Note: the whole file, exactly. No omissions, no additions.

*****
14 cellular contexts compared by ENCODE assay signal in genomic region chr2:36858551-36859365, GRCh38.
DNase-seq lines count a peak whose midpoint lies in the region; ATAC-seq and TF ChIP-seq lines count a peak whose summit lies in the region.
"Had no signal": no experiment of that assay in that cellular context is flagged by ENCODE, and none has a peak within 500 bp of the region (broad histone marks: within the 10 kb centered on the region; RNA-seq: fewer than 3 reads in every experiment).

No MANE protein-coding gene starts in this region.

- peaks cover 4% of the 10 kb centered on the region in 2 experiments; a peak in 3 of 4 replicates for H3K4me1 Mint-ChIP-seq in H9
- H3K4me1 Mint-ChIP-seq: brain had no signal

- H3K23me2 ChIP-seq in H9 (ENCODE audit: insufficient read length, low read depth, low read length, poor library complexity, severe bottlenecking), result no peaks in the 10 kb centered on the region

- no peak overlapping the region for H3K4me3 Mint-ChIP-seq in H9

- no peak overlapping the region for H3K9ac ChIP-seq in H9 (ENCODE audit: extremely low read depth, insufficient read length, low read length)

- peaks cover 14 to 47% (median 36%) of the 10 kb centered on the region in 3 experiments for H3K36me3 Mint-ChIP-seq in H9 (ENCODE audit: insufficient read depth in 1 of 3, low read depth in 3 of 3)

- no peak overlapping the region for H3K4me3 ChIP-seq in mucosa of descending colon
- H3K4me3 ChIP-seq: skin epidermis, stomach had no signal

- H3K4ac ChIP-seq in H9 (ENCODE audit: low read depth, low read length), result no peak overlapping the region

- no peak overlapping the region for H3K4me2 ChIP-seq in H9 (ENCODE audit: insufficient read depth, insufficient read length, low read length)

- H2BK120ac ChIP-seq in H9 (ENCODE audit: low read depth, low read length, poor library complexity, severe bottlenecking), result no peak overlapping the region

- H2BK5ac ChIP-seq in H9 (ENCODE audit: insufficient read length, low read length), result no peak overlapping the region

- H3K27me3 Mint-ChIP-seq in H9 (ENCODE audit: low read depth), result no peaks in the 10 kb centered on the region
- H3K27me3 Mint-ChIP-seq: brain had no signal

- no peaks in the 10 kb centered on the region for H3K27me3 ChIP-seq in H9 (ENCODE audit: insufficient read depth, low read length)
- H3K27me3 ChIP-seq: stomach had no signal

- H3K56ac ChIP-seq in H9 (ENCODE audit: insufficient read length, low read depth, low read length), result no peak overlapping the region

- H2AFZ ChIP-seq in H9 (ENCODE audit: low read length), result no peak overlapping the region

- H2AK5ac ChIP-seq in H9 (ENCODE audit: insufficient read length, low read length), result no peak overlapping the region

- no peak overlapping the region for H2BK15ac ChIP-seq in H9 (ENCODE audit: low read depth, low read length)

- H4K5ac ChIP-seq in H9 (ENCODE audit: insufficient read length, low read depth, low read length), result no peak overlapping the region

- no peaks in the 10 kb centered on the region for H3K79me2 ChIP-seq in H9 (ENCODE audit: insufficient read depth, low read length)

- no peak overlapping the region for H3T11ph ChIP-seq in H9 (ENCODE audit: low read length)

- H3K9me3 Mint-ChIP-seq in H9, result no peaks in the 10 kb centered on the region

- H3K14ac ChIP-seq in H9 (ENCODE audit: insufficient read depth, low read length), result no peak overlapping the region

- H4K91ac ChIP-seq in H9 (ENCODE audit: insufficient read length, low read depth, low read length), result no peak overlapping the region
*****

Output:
14 cellular contexts compared by ENCODE assay signal in genomic region chr2:36858551-36859365, GRCh38.
DNase-seq lines count a peak whose midpoint lies in the region; ATAC-seq and TF ChIP-seq lines count a peak whose summit lies in the region.
"Had no signal": no experiment of that assay in that cellular context is flagged by ENCODE, and none has a peak within 500 bp of the region (broad histone marks: within the 10 kb centered on the region; RNA-seq: fewer than 3 reads in every experiment).

No MANE protein-coding gene starts in this region.

- peaks cover 4% of the 10 kb centered on the region in 2 experiments; a peak in 3 of 4 replicates for H3K4me1 Mint-ChIP-seq in H9
- H3K4me1 Mint-ChIP-seq: brain had no signal

- H3K23me2 ChIP-seq in H9 (ENCODE audit: insufficient read length, low read depth, low read length, poor library complexity, severe bottlenecking), result no peaks in the 10 kb centered on the region

- no peak overlapping the region for H3K4me3 Mint-ChIP-seq in H9

- no peak overlapping the region for H3K9ac ChIP-seq in H9 (ENCODE audit: extremely low read depth, insufficient read length, low read length)

- peaks cover 14 to 47% (median 36%) of the 10 kb centered on the region in 3 experiments for H3K36me3 Mint-ChIP-seq in H9 (ENCODE audit: insufficient read depth in 1 of 3, low read depth in 3 of 3)

- no peak overlapping the region for H3K4me3 ChIP-seq in mucosa of descending colon
- H3K4me3 ChIP-seq: skin epidermis, stomach had no signal

- H3K4ac ChIP-seq in H9 (ENCODE audit: low read depth, low read length), result no peak overlapping the region

- no peak overlapping the region for H3K4me2 ChIP-seq in H9 (ENCODE audit: insufficient read depth, insufficient read length, low read length)

- H2BK120ac ChIP-seq in H9 (ENCODE audit: low read depth, low read length, poor library complexity, severe bottlenecking), result no peak overlapping the region

- H2BK5ac ChIP-seq in H9 (ENCODE audit: insufficient read length, low read length), result no peak overlapping the region

- H3K27me3 Mint-ChIP-seq in H9 (ENCODE audit: low read depth), result no peaks in the 10 kb centered on the region
- H3K27me3 Mint-ChIP-seq: brain had no signal

- no peaks in the 10 kb centered on the region for H3K27me3 ChIP-seq in H9 (ENCODE audit: insufficient read depth, low read length)
- H3K27me3 ChIP-seq: stomach had no signal

- H3K56ac ChIP-seq in H9 (ENCODE audit: insufficient read length, low read depth, low read length), result no peak overlapping the region

- H2AFZ ChIP-seq in H9 (ENCODE audit: low read length), result no peak overlapping the region

- H2AK5ac ChIP-seq in H9 (ENCODE audit: insufficient read length, low read length), result no peak overlapping the region

- no peak overlapping the region for H2BK15ac ChIP-seq in H9 (ENCODE audit: low read depth, low read length)

- H4K5ac ChIP-seq in H9 (ENCODE audit: insufficient read length, low read depth, low read length), result no peak overlapping the region

- no peaks in the 10 kb centered on the region for H3K79me2 ChIP-seq in H9 (ENCODE audit: insufficient read depth, low read length)

- no peak overlapping the region for H3T11ph ChIP-seq in H9 (ENCODE audit: low read length)

- H3K9me3 Mint-ChIP-seq in H9, result no peaks in the 10 kb centered on the region

- H3K14ac ChIP-seq in H9 (ENCODE audit: insufficient read depth, low read length), result no peak overlapping the region

- H4K91ac ChIP-seq in H9 (ENCODE audit: insufficient read length, low read depth, low read length), result no peak overlapping the region